I have a unique opportunity in my profession, which is to rule upon high over my own miniature version of the UN. Okay, so I’m really only an ESL instructor and it's really only a classroom of students from all over the world, but as the professor, I wield my authority respectfully and with great appreciation for what I, too, can learn from my students. Take Israel and Lebanon, for example.
I’m not talking about the nations here but rather of two students in one of my classes – both beautiful, intelligent, and outspoken young women who sit near each other and are, therefore, often made to work together when we do small group activities. They are both worldly women in their own ways: Israel is born of Persian and Libyan parents, while Lebanon is a professional ballet dancer who has lived in Paris. Today in class, they were put together with Nicaragua (another lovely and not-so-shy girl) and Colombia (an attractive and reserved middle-aged woman).
During the activity, these four women made up only one group out of five, but watching them gave me the most food for thought. The activity required the students to work together to rearrange items on a list and divide them into main points and supporting details – a task that would easily eat up 20 minutes of class time. Colombia gracefully sat back as Nicaragua, Israel, and Lebanon strongly but civilly debated the various options.
Israel saw things one way, Lebanon saw things another way (they both were correct), and Nicaragua disagreed with both of them as she firmly and rather confidently stated her position. So adamant was she (and so wrong as it turned out) that Lebanon could only sit back and shake her head, waiting for the opportunity to prove Nicaragua wrong. Israel kindly tried to tell Nicaragua where her reasoning had lost its footing while Colombia opted out of the debate, and it was during that moment I noticed a glint of respect in Lebanon’s eyes. She knew she and Israel were right even though they saw the situation differently, and I think she was proud of the way Israel was trying to logically argue the point, which was a challenge given Nicaragua’s dramatic facial expressions. Israel and Lebanon never teamed up against Nicaragua; they seemed to understand that some battles just aren’t worth fighting...which is when I asked myself why their home countries can’t see things as clearly.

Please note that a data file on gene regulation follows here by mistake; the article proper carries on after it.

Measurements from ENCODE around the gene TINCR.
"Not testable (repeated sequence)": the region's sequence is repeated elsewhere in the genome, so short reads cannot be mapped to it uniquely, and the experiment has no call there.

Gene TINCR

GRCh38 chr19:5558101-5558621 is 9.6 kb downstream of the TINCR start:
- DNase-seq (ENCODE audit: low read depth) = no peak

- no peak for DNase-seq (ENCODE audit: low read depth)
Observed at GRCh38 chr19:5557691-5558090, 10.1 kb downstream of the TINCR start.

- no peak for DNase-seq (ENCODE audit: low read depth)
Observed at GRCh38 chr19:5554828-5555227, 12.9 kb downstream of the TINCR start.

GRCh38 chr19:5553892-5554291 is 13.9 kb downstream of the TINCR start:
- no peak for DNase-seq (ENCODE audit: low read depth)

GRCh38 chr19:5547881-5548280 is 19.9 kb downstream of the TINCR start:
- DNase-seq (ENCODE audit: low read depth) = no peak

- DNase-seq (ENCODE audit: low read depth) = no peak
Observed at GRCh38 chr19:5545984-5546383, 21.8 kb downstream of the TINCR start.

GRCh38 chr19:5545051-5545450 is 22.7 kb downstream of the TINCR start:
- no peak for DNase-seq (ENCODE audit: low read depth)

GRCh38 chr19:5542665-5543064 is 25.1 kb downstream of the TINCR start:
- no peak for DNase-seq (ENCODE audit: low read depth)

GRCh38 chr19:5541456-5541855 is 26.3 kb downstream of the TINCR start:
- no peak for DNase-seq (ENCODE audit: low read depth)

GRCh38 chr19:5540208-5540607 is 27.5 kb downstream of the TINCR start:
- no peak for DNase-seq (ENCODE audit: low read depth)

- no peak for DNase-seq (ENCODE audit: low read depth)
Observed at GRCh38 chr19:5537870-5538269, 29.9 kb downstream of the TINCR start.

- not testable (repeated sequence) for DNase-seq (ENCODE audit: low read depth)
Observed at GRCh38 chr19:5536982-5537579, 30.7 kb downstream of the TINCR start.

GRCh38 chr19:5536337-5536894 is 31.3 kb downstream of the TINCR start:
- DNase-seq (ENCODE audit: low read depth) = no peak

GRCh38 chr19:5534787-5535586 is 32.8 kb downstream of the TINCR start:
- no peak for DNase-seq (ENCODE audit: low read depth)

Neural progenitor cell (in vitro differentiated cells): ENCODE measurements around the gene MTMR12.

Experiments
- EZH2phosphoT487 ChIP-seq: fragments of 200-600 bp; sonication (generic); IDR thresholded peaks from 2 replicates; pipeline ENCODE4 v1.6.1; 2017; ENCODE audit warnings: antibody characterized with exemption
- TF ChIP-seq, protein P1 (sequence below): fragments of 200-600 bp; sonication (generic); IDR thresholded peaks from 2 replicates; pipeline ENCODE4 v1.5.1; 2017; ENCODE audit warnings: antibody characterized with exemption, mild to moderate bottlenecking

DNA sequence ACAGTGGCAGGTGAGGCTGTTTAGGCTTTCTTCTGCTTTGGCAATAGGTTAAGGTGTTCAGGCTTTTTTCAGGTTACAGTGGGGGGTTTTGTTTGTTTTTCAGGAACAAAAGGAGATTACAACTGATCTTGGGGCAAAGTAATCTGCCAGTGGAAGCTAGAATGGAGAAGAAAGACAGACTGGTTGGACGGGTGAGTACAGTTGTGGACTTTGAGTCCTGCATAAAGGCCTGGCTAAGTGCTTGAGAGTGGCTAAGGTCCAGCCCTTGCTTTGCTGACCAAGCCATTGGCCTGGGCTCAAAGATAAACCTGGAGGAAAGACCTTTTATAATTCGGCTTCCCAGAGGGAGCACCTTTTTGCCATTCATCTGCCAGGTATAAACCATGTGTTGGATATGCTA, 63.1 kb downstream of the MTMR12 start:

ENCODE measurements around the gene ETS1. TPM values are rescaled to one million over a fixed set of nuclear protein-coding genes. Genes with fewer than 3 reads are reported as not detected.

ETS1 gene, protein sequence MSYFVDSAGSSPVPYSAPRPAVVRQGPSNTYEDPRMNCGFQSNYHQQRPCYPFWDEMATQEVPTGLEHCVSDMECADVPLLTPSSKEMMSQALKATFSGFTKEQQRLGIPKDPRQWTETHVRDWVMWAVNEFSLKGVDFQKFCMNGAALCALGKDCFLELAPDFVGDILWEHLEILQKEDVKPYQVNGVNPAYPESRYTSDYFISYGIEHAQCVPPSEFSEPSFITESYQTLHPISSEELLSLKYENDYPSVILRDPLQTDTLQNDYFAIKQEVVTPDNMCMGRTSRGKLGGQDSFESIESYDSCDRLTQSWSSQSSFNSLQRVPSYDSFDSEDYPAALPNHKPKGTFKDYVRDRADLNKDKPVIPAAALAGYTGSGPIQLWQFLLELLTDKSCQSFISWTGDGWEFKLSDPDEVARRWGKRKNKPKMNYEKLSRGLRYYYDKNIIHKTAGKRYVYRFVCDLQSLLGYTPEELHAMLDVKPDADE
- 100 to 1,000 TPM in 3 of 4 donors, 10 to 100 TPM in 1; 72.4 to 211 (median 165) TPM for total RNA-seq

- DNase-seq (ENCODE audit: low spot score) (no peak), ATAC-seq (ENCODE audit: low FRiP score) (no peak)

Yes, this is an oversimplification of real-world dilemmas, but for a moment, Lebanon and Israel were on the same page albeit through different viewpoints, and with nothing more than a glance, this was understood. I imagined Lebanon and Israel (who never talk to each other apart from these forced exercises) going out for coffee after class and reveling in their newfound commonality.
Eventually, though, I had to burst Nicaragua’s bubble (because I wasn’t sure how patient Lebanon would really be – she was actually sighing deeply) and tell her she was completely off track. She took it like a trooper and openly listened to Lebanon explain the point. All the while, Israel’s bright smile told Lebanon that she concurred even if she would have expressed it differently.
As we discussed the activity as a class, all eyes turned to the board, where I was outlining the final results, and I felt a bit sad. I wished I could have prolonged the group activity so I could fool myself into believing there was hope in the world simply because two young ladies of such different philosophies had found a common ground. With all that’s going on in Egypt, Tunisia, and North Africa and the Middle East in general, the ESL classroom seems the only safe place for these nations to come together. I’m proud to be part of that, and I will go to sleep tonight thinking about Israel and Lebanon and dreaming about their newfound friendship. I know these girls said nothing to each other when class ended, but it’s my dream. And it all has to start somewhere, doesn’t it?